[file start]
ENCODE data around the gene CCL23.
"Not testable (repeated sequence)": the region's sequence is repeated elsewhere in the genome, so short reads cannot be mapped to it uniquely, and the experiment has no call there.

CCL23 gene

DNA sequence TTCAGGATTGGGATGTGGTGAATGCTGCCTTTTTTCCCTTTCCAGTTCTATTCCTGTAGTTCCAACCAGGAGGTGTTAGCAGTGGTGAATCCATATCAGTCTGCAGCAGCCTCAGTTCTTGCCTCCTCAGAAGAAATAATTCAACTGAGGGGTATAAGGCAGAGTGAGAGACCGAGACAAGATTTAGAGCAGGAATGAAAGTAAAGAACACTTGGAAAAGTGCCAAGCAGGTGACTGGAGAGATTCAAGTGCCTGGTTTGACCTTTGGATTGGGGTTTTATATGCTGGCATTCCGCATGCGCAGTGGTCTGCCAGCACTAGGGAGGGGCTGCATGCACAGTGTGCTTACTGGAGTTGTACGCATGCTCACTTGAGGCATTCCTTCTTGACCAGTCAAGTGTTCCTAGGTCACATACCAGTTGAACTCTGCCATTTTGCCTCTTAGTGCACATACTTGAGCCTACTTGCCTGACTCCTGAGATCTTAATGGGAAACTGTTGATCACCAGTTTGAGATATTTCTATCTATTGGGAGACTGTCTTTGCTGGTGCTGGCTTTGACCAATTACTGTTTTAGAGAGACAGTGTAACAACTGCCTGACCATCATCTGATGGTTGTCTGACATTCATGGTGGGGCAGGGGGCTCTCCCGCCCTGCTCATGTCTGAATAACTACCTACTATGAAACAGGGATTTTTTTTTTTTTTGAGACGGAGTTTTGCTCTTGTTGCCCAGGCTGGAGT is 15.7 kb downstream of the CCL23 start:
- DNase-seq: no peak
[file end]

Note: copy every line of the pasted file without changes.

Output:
ENCODE data around the gene CCL23.
"Not testable (repeated sequence)": the region's sequence is repeated elsewhere in the genome, so short reads cannot be mapped to it uniquely, and the experiment has no call there.

CCL23 gene

DNA sequence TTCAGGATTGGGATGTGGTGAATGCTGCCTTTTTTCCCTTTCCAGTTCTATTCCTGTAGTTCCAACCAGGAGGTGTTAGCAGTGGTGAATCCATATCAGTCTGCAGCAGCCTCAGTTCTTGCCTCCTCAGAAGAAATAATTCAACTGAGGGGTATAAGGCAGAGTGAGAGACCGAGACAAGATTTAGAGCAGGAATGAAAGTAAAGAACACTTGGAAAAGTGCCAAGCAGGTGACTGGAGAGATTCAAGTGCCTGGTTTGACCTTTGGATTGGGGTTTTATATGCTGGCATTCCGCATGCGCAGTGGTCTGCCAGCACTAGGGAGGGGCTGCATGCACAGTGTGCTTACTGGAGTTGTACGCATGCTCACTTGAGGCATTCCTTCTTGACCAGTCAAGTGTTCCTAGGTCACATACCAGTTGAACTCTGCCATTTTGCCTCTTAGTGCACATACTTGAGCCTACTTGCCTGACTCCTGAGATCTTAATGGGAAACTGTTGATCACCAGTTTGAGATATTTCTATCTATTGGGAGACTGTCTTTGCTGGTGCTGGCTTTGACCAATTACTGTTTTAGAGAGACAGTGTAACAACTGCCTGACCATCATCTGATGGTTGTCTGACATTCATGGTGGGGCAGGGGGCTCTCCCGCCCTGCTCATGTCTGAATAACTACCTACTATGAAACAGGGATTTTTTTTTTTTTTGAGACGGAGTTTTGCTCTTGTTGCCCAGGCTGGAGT is 15.7 kb downstream of the CCL23 start:
- DNase-seq: no peak